Dennis Sobin on Free Guide: How to Legally Avoid Being Placed on the Sex Offender Registry
Hello. My name is Dennis Sobin, author, former college professor and civil liberties activist. Many of the rights and freedoms you enjoy today are the result of cases I have won with the help of the ACLU. I'm here today to recommend a new guide, a free new guide:
How to Legally Avoid Being Placed on the Sex Offender Registry
by the Research and Legal Staff of Safe Streets Arts Foundation
Here's what the guide contains, which you can print by visiting the website PrisonsFoundation.org. This valuable and guanteed free guide begins as follows.
The Sex Offender Registry in the United States, on the Internet and open to public view, is a relatively new phenomenon. Politicians love it because it feeds upon the fear of their constituents of crime in general and sex crimes in particular--perhaps a by-product of the Puritan heritage in America. Civil liberties groups hate it because they insist that punishing people after they have served their time in prison is double punishment.
Regardless, the Sex Offender Registry is the law in all states, although the criteria for being placed on the registry and the consequences of being on it varies widely from state to state.
What few people are aware of is that the Sex Offender Registry is not and cannot be enforceable in a free country such as the United States. It is therefore purely voluntary, based on criteria that citizens can control, and change. Those who think otherwise and make the mistake of placing their names on the Sex Offender Registry because they cannot see an alternative are making a big mistake. But the good news is that they can remove themselves from the registry easily, quickly and legally. Read on and we'll show you how. First, a little background.
Generally speaking, the greatest resistance and criticism of the Sex Offender Registry has come from people who find themselves on it, and also by their friends and family who resent the resulting ostracism and discrimination. The Sex Offender Registry has even been compared to Germany's Registry of Jews in the 1930s and the Registry for military service in America.
A lot of Jews did not register and hid their identity, many going into hiding. But that was illegal and if discovered subjected them to the worst punishments imaginable. As an alternative, several Jews left Germany for countries without a registry. But that could prove very difficult emotionally and financially.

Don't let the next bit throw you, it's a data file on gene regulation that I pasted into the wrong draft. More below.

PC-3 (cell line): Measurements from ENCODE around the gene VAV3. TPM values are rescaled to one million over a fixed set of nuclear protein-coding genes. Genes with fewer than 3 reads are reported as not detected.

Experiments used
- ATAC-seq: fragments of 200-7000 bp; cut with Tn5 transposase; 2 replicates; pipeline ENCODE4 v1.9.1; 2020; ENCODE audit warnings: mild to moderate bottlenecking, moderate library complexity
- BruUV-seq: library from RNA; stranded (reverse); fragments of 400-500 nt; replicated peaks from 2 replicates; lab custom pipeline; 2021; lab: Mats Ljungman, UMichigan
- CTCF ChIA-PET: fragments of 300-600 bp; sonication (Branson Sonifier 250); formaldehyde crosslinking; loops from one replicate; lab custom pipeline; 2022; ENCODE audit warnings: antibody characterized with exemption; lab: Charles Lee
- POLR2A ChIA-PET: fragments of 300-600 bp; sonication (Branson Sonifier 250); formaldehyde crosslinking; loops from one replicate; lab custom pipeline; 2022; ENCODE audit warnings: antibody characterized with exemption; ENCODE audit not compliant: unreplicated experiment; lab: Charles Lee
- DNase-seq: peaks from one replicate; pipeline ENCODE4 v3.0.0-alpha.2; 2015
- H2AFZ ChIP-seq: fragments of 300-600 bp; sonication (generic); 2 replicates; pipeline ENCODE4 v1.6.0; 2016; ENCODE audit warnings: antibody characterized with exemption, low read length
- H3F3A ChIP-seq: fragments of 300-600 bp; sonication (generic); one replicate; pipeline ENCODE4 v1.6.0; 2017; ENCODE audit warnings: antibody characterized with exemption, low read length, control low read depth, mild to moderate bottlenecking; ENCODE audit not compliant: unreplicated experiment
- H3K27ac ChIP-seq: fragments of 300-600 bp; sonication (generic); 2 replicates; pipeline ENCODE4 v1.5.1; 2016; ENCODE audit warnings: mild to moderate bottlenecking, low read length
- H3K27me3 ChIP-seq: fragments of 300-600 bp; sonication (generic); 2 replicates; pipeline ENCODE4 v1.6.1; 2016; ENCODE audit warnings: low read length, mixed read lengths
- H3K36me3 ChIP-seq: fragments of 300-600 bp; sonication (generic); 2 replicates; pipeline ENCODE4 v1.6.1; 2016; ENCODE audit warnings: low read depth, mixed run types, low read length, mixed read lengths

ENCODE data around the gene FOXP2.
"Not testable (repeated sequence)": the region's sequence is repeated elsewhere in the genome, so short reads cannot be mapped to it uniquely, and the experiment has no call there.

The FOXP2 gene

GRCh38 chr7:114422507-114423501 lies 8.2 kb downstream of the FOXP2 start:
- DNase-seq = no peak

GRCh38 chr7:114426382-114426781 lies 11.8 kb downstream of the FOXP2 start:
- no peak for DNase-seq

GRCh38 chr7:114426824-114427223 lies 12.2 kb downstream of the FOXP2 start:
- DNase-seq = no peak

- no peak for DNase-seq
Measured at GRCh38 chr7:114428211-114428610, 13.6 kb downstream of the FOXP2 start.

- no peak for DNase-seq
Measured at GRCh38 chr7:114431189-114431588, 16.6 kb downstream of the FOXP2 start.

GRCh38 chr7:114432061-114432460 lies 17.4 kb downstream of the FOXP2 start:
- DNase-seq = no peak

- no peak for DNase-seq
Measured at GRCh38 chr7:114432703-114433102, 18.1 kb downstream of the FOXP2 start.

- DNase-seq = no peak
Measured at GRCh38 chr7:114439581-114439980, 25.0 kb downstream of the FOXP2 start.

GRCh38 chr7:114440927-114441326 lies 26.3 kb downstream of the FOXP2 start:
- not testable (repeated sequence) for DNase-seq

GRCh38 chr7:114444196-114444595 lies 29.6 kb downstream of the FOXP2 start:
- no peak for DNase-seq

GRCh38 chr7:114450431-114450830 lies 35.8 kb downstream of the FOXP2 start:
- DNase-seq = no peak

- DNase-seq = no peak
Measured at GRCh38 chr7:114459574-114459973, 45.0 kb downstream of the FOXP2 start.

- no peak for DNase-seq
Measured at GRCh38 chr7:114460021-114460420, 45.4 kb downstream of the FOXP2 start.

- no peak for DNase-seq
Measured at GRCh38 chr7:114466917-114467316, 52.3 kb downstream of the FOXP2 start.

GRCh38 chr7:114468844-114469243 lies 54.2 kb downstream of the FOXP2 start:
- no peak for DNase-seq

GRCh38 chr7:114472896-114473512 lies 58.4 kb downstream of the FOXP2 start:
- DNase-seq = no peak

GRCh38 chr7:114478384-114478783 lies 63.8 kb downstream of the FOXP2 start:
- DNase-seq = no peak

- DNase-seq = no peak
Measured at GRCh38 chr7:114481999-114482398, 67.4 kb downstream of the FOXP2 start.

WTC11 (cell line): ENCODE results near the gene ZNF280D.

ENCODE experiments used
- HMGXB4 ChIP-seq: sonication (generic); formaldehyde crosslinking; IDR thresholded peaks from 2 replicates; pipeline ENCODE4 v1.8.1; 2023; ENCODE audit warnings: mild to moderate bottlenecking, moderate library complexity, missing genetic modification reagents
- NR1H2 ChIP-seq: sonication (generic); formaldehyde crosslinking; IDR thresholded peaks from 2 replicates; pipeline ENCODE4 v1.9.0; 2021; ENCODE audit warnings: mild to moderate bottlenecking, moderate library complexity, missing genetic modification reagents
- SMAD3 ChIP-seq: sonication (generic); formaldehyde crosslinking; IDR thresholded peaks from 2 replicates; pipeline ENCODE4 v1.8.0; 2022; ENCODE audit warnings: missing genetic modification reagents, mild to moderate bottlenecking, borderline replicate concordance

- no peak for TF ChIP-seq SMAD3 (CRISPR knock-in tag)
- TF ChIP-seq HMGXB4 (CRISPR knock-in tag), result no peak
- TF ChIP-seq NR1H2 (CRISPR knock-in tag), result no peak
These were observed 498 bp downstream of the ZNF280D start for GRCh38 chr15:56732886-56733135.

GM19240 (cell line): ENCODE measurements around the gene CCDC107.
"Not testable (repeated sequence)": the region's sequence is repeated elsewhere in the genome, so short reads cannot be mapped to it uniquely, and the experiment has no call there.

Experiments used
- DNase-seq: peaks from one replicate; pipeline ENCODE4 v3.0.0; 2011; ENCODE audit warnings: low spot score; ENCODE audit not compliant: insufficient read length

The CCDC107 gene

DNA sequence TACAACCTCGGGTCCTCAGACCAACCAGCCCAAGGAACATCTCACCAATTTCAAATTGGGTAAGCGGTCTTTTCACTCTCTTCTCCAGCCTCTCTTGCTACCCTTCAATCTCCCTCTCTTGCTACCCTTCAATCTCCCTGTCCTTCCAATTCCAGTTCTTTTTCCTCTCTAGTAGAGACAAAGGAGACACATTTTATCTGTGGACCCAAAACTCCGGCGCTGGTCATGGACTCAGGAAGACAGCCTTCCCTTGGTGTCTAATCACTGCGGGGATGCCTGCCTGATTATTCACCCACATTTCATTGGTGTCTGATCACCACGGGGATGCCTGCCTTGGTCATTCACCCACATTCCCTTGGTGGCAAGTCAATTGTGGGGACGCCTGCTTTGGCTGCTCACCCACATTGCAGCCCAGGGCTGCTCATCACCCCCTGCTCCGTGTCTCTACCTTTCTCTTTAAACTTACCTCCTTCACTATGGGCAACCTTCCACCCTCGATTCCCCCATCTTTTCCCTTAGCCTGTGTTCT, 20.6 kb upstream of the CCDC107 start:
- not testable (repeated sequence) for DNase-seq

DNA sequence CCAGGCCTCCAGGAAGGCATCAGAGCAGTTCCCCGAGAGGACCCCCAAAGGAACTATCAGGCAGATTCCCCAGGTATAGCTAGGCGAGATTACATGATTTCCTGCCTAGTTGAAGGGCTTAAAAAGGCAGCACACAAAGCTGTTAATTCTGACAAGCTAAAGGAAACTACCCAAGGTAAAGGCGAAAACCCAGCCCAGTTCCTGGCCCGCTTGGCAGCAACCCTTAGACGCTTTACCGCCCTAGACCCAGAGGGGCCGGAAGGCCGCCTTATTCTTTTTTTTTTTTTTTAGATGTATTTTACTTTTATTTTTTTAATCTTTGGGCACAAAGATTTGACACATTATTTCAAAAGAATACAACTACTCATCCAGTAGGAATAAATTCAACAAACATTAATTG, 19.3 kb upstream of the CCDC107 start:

The Registry for military service in America has also been resisted by many people. Those individuals followed in the footsteps of the fleeing Jews in Germany and moved to countries without a registry, most notably Canada. .
In Germany the registry of the Jews ended with the demise of the fear-mongering Nazi party. The registry for the military in America ended for all practical purposes with the conclusion of the Vietnam War. While young men are still technically required to register, many do not. Those who do register often comply to become eligible for government jobs and loans, not for fear of punishment. The Selective Service registration form states that failure to register is a felony punishable by up to five years imprisonment or a $250,000 fine. But according to Wikipedia, "In practice, no one has been prosecuted for failure to comply with draft registration since 1986, in part because prosecutions of draft resisters proved counter-productive for the government, and in part because of the difficulty of proving that noncompliance with the law was 'knowing and willful'. Many people do not register at all, register late, or change addresses without notifying the Selective Service System." It's therefore possible to evade registries, whether you were a Jew in Germany or a young man in the United States. But it's also illegal.
When we began our research for this guide, we thought that men and women subject to the Sex Offender Registry should follow these examples: either moving to a place that does not have a public Sex Offender Registry (such as Canada) or by going into hiding or even changing their identity (with the help of easy-to-follow instruction books like New Name, New Identity available and well-reviewed on Amazon.com). But there's a much easier and fully legal way not to be included on the Registry.(Continued....)
Get complete FREE Guide at www.PrisonsFoundation.org or watch video above.
Safe Streets Arts Foundation
2512 Virginia Ave NW, # 58043, Washington, DC 20037
Comments? Write Staff@SafeStreetsArts.org